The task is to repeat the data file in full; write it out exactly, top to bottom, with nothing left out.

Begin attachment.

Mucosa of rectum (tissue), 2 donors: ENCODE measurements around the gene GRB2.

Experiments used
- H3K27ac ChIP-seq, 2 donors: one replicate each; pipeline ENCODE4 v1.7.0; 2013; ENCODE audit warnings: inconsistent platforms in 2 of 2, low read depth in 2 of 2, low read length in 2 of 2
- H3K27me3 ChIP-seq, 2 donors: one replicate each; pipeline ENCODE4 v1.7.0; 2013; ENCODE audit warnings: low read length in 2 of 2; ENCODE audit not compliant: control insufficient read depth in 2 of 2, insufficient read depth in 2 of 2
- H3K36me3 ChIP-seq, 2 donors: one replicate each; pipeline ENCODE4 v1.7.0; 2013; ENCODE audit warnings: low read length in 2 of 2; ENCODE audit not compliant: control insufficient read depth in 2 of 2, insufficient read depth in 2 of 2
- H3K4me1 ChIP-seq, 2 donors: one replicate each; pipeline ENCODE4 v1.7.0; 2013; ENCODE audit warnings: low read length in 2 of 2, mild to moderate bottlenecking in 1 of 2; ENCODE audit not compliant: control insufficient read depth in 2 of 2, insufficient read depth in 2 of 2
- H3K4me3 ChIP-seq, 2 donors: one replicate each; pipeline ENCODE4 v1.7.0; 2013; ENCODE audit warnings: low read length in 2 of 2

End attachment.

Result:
Mucosa of rectum (tissue), 2 donors: ENCODE measurements around the gene GRB2.

Experiments used
- H3K27ac ChIP-seq, 2 donors: one replicate each; pipeline ENCODE4 v1.7.0; 2013; ENCODE audit warnings: inconsistent platforms in 2 of 2, low read depth in 2 of 2, low read length in 2 of 2
- H3K27me3 ChIP-seq, 2 donors: one replicate each; pipeline ENCODE4 v1.7.0; 2013; ENCODE audit warnings: low read length in 2 of 2; ENCODE audit not compliant: control insufficient read depth in 2 of 2, insufficient read depth in 2 of 2
- H3K36me3 ChIP-seq, 2 donors: one replicate each; pipeline ENCODE4 v1.7.0; 2013; ENCODE audit warnings: low read length in 2 of 2; ENCODE audit not compliant: control insufficient read depth in 2 of 2, insufficient read depth in 2 of 2
- H3K4me1 ChIP-seq, 2 donors: one replicate each; pipeline ENCODE4 v1.7.0; 2013; ENCODE audit warnings: low read length in 2 of 2, mild to moderate bottlenecking in 1 of 2; ENCODE audit not compliant: control insufficient read depth in 2 of 2, insufficient read depth in 2 of 2
- H3K4me3 ChIP-seq, 2 donors: one replicate each; pipeline ENCODE4 v1.7.0; 2013; ENCODE audit warnings: low read length in 2 of 2